Madame Voronoff the First
Marguerite- Louise Barbe-Bearde
According to David Hamilton, author of The Monkey Gland Affair, Marguerite-Louise was the daughter of Ferdinand de Lesseps ,who commissioned the building of the Suez Canal. His many children gathered around them the Paris elite during Le Grande Epoche at the turn of the century. Among their many visitors were artists who would become cubist, dadaist, and surrealist luminaries, musicians, and occultists associated with the Hermetic Order of the Golden Dawn.
In the Historical Introduction to Temple Ahathoor in Paris, Jean Pascal refers to Mdme. Voronoff as Mrs. Marguerite Voronoff (Soror Semper Ascendre) who left documents within the temple concerned mainly with alchemy. Fulcanelli-ferdinandy de Lesseps who was in contact with the creator of the Golden Dawn MacGregor Mathers, as well as WB Yeats, and Aleister Crowley. See the full text translated from French here.
Louise Barbe may have died in 1909 in an alchemical laboratory explosion at the home of Julien Champagne, the mysterious painter and alter-ego of Fulcanelli, the famed immortal alchemist. Then again, she may have lived much longer. In The Fire of the Sun, the author claims that Barbe was divorced from Serge before 1919, but also held her position as High Priestess at the Ahathoor Temple until at least 1925.
Vessel of the Great Work was completed in 1910.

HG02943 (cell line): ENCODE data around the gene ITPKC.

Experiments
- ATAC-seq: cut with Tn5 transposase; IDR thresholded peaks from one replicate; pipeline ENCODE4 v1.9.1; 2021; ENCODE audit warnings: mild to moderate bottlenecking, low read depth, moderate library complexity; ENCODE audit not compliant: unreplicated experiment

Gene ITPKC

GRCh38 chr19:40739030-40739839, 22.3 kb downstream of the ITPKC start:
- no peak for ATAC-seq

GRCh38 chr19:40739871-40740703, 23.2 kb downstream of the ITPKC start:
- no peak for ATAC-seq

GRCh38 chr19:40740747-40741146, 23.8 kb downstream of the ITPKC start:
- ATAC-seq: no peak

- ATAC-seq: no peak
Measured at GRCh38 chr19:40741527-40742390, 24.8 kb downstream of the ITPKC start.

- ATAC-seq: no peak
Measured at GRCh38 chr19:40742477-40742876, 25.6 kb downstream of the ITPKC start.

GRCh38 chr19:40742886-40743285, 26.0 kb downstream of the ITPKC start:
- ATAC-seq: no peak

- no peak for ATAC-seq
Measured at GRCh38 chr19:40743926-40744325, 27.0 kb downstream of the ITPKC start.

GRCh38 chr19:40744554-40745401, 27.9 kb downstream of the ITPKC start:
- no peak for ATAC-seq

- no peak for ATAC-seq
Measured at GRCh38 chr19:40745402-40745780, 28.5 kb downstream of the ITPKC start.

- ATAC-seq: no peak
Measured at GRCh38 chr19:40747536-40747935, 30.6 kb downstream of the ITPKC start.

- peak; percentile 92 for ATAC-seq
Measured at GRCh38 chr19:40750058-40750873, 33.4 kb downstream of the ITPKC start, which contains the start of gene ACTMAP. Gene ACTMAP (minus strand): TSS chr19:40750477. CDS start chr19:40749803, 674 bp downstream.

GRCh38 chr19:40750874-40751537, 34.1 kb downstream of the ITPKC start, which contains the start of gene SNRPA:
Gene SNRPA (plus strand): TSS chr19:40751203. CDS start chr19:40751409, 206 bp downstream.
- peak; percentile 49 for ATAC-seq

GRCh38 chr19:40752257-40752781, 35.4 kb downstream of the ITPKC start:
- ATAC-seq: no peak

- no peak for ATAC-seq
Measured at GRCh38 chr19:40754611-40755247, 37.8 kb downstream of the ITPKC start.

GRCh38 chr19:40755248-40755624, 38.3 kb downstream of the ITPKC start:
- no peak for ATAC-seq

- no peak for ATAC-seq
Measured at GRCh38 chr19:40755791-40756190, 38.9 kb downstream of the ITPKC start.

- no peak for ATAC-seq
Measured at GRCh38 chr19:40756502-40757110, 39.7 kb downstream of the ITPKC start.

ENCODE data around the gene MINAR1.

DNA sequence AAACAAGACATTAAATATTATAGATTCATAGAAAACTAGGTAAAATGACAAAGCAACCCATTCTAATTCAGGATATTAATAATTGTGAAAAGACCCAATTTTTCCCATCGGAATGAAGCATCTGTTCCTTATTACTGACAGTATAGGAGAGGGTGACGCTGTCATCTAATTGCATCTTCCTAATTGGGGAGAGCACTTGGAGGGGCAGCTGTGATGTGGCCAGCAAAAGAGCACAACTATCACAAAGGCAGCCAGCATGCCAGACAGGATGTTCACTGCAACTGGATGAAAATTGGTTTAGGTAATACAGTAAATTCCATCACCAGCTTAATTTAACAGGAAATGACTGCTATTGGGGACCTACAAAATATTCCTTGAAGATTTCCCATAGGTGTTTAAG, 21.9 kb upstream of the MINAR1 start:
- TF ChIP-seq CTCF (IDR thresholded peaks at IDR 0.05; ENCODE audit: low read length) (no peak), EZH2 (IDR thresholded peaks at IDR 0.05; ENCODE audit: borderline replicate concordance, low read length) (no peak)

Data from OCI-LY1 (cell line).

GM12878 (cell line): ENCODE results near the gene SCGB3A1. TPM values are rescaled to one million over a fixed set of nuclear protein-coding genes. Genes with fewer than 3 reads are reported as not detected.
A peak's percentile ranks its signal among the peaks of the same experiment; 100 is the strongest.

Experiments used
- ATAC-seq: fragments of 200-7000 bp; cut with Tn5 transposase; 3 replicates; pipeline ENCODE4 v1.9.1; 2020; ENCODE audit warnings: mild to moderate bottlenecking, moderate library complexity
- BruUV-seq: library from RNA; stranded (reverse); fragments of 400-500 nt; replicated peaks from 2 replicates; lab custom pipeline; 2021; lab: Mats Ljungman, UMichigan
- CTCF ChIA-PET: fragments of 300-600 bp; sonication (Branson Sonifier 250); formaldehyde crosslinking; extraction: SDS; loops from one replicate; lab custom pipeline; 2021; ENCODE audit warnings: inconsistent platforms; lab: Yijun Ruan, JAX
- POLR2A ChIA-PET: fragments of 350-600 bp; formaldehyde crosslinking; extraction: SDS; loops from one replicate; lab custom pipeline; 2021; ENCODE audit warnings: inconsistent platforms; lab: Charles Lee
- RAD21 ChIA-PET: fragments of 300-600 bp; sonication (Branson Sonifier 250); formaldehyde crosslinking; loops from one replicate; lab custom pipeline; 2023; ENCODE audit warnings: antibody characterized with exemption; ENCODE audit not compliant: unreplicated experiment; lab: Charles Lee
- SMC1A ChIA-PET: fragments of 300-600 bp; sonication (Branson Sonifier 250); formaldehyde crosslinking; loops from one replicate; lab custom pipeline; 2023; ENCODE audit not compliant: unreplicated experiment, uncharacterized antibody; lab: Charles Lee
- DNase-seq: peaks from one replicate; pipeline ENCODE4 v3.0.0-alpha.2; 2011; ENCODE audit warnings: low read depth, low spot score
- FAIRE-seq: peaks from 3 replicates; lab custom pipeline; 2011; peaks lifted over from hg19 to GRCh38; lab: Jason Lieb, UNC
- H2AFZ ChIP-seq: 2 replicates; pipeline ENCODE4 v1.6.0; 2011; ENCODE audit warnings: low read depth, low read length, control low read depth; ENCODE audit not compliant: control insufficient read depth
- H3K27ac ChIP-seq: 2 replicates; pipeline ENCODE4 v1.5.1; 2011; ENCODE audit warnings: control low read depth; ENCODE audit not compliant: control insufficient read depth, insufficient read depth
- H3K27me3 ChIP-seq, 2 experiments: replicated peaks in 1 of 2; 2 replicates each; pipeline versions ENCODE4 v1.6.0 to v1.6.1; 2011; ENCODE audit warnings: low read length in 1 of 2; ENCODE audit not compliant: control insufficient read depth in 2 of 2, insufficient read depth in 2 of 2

The voluptuous model for the painting was supposedly the young female alchemist, Louise Barbe. Barbe was also friends with Irene Hillel-Erlanger , one of the first female screenwriters and film directors. Erlanger wrote a mysterious novel, said to be a revolutionary Surrealist adventure, called Voyages in Kaleidoscope.
The book was released in 1919 with a potential dedication to L.B.(Louise Barbe). Very little is known of Erlanger but that she was close to Eric Satie, Cocteau, Debussy, Germaine Dulac, and the Black Cat group in Paris. Not longer after the release of the book, almost all copies of it were bought or burned by ‘mysterious men dressed in black’, and very soon after that, she was ‘poisoned by mushrooms’, for revealing secrets of alchemy.
Madame Voronoff the Second
Evelyn Carstairs Francis Bostwick-Voronoff
thanks to Tripod Biographies
was born in New York, 1872, daughter of Jabez Bostwick, famed Oil Magnate and business partner of J.D. Rockefeller. Evelyn served as a nurse with the British Army during the 1901-1905 Boer War, and was decorated with the Military Cross for bravery. She was appointed by the London County Council Inspector of Schools and Hospitals for the Hoxton Division, London, and there organized the Women’s Conservative Union.
As a scientist, philosopher and practical politician, she declared her opposition to the suffrage movement, and especially to the militant methods. She stressed the physical and nervous difference between man and woman, that man proceeds by logic, woman by intuition; and held that man, because of his greater mental balance, is the one to govern, while woman has her important sphere in education, economics, and the carrying out of good laws.
Upon her recovery from a temporary blindness, on February 13, 1917, she was honored by being appointed the only woman on the staff of the Collège de France, with the title of Assistante de Laboratoire. Here she collaborated in the experiments and discoveries of Doctor Serge Voronoff, with whom she was associated for many years in scientific research, and to whom she was married in Paris, July 1, 1919. She died mysteriously in 1921.
Madame Voronoff the Third
Married Dr. Voronoff when she was 21.